Management of Seedling Diseases and Nematodes in the Southern High Plains​

December 2020 | 28 min., 50 sec.
by Terry Wheeler
Texas A&M AgriLife Research

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​Many fungicide seed treatments are available to control the seedling disease pathogen Rhizoctonia solani, and one chemistry is available to control Pythium spp. Fields that have root-knot or reniform nematodes often will have improved stands if both fungicide and nematicide seed treatments are utilized. At least seven different nematicide seed treatments are currently available. Nematicide seed treatments work best when there is plentiful rainfall or irrigation during the first several weeks after planting, since the chemicals are distributed passively around roots in the water.​

About the Presenter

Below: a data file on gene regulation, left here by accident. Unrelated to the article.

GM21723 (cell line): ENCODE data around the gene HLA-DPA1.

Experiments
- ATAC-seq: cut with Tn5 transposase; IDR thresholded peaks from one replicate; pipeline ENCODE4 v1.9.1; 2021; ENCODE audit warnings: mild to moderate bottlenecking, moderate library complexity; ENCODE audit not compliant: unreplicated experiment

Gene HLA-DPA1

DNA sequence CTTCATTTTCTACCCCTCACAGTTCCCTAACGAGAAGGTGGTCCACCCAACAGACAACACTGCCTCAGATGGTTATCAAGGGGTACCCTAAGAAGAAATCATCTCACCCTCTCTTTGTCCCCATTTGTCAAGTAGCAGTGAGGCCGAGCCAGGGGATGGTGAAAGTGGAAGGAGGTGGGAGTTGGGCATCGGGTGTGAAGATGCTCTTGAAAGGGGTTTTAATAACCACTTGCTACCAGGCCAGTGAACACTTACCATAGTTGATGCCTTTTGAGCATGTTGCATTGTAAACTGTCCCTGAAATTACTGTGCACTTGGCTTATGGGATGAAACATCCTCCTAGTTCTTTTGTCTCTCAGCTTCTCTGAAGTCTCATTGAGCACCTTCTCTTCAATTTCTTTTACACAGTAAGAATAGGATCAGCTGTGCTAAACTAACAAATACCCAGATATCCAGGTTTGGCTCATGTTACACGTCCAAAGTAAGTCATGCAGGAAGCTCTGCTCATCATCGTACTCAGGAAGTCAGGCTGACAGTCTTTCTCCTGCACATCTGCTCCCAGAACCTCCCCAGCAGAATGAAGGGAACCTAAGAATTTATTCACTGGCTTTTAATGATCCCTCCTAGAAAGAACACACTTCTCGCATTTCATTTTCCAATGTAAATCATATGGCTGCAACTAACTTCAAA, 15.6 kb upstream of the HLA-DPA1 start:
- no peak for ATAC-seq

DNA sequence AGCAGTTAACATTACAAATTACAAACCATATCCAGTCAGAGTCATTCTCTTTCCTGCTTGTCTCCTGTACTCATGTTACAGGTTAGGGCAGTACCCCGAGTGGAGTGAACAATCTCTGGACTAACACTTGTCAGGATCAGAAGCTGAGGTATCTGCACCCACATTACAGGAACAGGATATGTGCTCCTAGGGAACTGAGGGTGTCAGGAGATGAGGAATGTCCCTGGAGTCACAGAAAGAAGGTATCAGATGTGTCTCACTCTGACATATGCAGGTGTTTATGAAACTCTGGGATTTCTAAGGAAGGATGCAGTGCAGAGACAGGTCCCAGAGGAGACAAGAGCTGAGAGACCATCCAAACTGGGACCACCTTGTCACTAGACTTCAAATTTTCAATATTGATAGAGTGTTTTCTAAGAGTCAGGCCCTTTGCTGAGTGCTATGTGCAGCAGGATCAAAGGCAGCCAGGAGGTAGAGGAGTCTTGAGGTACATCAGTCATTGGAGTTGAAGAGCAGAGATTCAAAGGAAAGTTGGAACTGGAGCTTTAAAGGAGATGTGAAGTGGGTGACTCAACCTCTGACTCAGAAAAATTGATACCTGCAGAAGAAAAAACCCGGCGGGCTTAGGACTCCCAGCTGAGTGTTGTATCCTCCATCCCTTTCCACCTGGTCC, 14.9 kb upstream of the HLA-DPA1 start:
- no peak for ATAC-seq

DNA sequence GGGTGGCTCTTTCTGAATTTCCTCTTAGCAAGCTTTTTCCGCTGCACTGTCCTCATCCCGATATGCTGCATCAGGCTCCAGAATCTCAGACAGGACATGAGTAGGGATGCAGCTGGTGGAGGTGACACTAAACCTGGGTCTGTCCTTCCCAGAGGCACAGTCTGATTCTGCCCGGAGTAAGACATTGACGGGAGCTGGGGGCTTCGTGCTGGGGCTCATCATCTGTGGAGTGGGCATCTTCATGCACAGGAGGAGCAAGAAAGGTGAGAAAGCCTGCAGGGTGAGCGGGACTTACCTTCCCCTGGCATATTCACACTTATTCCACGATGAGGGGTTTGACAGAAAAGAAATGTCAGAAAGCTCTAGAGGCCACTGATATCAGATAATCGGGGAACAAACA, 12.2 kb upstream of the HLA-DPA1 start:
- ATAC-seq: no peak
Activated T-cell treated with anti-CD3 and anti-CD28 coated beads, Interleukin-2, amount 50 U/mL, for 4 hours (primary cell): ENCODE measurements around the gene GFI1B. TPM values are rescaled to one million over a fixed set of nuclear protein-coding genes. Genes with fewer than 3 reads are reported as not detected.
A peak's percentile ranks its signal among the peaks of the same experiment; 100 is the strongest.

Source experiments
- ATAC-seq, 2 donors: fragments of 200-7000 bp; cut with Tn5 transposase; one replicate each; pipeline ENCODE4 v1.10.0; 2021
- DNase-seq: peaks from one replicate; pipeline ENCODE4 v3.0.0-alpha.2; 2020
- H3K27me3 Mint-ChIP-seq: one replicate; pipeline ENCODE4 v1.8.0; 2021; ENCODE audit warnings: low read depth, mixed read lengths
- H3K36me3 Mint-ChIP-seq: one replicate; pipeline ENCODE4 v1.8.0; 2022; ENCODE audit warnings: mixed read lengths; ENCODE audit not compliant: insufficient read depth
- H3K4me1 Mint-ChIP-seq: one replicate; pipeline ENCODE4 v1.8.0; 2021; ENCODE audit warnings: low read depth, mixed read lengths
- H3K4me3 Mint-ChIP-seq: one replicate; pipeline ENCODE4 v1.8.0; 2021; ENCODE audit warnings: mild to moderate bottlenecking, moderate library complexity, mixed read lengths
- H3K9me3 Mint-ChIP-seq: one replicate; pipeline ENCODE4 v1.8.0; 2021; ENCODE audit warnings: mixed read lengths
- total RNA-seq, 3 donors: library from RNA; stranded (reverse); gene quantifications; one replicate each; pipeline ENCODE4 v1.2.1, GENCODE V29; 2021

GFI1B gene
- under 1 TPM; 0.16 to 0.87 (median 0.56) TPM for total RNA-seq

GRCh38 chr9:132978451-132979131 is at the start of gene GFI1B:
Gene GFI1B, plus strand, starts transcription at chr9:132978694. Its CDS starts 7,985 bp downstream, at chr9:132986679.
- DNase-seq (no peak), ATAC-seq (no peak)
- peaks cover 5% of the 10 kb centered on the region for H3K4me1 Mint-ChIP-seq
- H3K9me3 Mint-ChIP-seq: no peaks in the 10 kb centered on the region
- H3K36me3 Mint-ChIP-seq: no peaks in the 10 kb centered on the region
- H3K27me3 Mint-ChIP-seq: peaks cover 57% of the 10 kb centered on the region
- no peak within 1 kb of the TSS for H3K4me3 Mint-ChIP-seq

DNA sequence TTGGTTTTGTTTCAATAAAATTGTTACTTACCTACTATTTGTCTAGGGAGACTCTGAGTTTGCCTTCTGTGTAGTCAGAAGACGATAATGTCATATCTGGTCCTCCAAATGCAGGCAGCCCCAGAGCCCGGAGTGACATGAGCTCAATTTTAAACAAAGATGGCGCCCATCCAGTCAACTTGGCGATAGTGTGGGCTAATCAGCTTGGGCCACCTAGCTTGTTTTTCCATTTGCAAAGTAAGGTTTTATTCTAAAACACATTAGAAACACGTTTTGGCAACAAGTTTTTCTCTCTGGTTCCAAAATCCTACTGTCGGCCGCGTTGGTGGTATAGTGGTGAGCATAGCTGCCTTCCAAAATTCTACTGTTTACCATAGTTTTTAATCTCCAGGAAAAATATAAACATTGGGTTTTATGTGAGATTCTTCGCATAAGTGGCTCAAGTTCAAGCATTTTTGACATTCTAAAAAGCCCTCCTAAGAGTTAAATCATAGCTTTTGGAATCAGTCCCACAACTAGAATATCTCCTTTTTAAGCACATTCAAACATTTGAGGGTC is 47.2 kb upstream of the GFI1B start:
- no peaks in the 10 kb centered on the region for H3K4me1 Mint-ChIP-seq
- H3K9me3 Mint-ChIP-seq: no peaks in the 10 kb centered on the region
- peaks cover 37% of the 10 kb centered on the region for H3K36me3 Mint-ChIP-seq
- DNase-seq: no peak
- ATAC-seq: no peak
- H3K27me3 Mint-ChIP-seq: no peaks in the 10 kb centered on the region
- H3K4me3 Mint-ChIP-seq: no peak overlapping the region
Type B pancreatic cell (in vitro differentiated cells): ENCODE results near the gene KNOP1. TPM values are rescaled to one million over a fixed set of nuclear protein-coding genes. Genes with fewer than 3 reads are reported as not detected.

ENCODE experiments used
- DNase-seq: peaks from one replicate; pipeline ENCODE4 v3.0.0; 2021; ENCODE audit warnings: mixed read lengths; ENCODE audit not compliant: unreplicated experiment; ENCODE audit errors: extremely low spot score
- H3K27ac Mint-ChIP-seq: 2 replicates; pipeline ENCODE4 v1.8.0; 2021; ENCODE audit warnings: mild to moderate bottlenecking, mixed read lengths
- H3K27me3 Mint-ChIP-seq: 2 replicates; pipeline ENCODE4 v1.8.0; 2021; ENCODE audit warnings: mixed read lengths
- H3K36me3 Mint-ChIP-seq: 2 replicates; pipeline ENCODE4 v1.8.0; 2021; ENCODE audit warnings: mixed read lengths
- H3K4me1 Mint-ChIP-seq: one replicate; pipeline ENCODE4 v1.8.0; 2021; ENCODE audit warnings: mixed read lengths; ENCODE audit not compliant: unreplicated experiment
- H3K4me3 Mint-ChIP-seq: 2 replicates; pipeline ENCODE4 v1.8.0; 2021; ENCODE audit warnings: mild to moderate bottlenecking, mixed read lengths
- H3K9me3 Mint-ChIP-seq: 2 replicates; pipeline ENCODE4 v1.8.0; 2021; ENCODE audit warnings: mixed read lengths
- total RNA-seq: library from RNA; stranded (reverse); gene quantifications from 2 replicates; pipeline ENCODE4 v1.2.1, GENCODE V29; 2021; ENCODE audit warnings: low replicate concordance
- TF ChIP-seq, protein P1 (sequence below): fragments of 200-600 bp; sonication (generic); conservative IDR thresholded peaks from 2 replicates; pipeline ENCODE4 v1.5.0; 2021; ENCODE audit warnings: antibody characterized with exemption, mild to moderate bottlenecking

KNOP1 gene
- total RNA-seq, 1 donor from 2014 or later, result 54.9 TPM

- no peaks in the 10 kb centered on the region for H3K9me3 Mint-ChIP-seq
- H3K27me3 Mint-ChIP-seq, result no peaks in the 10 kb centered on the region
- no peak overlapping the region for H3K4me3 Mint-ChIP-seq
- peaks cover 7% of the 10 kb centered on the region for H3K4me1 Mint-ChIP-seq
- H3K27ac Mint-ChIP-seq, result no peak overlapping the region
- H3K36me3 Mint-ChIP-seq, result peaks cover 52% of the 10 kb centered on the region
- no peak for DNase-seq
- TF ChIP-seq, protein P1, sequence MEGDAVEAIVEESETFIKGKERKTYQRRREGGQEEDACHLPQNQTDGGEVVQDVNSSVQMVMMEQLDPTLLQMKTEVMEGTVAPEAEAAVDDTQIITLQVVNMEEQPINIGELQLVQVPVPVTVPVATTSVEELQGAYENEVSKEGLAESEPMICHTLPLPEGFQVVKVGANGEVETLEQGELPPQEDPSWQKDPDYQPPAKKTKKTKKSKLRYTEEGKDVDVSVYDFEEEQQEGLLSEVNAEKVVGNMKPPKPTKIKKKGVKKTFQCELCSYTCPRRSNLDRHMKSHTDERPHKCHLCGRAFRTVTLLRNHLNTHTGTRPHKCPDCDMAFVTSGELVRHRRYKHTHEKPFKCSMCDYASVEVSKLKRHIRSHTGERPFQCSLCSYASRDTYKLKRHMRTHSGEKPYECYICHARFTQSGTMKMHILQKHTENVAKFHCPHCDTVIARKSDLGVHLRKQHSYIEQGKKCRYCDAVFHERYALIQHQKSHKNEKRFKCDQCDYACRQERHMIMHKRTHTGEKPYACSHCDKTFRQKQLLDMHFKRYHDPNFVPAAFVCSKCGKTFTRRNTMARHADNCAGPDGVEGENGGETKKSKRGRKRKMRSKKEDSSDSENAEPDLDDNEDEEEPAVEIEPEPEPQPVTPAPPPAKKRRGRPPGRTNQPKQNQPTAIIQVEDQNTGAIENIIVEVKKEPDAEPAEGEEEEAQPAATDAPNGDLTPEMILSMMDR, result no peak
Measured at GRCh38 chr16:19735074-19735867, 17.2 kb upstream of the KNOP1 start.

Terry WheelerTerry Wheeler graduated with an MS from Texas A&M University ​​in plant pathology and then a PhD from North Carolina State University in plant pathology.​ Both degrees were obtained with a specialization in plant nematology; work was conducted with root-knot nematode species on tobacco and peanut. Dr. Wheeler then worked as a research associate at the Ohio Agricultural Research and Extension Center in Wooster on potato early dying (a disease complex involving Verticillium wilt and lesion nematode) and then at Ohio State University on the soybean cyst nematode. In 1994, Dr. Wheeler moved to Lubbock, Texas, to work on cotton and peanut diseases in the southern High Plains of Texas for the Texas Agricultural Experiment Station (later renamed Texas A&M AgriLife Research). Nematodes are one of the most important and consistent issues facing cotton production in this region, and Dr. Wheeler has worked extensively in nematode management (chemical, germplasm, and crop rotation) with both the root-knot and the reniform nematodes.​​

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